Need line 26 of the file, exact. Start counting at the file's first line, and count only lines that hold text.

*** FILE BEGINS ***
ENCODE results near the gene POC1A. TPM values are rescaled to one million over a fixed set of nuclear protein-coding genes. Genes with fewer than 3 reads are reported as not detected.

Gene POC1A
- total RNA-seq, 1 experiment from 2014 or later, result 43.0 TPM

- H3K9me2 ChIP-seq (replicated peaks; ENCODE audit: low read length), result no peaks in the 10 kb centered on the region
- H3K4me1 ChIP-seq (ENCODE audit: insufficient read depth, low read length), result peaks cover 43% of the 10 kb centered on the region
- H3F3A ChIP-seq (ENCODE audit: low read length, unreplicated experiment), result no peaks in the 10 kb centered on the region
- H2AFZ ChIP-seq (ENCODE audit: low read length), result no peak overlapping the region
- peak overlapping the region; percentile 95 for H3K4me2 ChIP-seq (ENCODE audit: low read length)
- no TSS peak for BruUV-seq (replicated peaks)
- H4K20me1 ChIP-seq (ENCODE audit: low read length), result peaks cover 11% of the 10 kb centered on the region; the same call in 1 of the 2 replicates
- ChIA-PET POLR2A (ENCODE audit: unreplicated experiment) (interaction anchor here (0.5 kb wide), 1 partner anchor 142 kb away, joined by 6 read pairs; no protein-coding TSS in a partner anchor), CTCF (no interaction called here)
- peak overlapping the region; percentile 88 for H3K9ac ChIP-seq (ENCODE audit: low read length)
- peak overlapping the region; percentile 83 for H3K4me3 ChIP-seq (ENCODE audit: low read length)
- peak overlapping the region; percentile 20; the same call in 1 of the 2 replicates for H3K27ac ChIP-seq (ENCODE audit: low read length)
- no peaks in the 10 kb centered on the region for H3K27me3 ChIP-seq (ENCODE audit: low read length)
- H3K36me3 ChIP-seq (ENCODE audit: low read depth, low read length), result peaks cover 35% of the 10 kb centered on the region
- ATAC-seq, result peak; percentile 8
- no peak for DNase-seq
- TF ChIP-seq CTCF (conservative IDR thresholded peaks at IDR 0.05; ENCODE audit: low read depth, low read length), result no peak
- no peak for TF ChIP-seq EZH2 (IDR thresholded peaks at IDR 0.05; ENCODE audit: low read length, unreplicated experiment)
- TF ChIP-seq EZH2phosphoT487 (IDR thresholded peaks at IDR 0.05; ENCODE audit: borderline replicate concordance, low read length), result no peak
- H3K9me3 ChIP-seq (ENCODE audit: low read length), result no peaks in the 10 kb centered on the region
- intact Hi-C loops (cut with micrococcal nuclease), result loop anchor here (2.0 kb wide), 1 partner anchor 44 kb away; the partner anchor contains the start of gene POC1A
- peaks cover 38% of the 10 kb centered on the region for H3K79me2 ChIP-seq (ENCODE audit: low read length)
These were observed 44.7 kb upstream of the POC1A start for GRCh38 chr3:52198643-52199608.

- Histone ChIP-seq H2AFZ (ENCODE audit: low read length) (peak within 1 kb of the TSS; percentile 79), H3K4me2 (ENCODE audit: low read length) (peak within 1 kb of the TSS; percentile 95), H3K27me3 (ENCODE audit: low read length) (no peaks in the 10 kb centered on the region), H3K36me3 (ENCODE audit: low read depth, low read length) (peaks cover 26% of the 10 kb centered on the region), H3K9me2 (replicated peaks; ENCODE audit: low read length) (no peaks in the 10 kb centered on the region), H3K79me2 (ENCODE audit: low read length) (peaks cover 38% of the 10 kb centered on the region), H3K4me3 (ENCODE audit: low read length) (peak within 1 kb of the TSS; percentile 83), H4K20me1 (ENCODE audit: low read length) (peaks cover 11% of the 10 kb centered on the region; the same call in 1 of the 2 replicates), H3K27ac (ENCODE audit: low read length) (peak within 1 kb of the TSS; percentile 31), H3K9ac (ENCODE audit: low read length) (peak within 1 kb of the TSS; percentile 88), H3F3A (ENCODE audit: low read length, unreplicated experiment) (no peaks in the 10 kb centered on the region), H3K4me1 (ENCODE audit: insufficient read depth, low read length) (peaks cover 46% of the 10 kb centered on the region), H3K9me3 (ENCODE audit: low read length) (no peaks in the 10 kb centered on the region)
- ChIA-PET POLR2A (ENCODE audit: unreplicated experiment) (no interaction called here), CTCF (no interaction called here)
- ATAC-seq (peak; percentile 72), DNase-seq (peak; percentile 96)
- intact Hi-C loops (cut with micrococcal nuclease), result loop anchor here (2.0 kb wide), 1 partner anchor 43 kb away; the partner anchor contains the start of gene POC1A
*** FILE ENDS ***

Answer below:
- Histone ChIP-seq H2AFZ (ENCODE audit: low read length) (peak within 1 kb of the TSS; percentile 79), H3K4me2 (ENCODE audit: low read length) (peak within 1 kb of the TSS; percentile 95), H3K27me3 (ENCODE audit: low read length) (no peaks in the 10 kb centered on the region), H3K36me3 (ENCODE audit: low read depth, low read length) (peaks cover 26% of the 10 kb centered on the region), H3K9me2 (replicated peaks; ENCODE audit: low read length) (no peaks in the 10 kb centered on the region), H3K79me2 (ENCODE audit: low read length) (peaks cover 38% of the 10 kb centered on the region), H3K4me3 (ENCODE audit: low read length) (peak within 1 kb of the TSS; percentile 83), H4K20me1 (ENCODE audit: low read length) (peaks cover 11% of the 10 kb centered on the region; the same call in 1 of the 2 replicates), H3K27ac (ENCODE audit: low read length) (peak within 1 kb of the TSS; percentile 31), H3K9ac (ENCODE audit: low read length) (peak within 1 kb of the TSS; percentile 88), H3F3A (ENCODE audit: low read length, unreplicated experiment) (no peaks in the 10 kb centered on the region), H3K4me1 (ENCODE audit: insufficient read depth, low read length) (peaks cover 46% of the 10 kb centered on the region), H3K9me3 (ENCODE audit: low read length) (no peaks in the 10 kb centered on the region)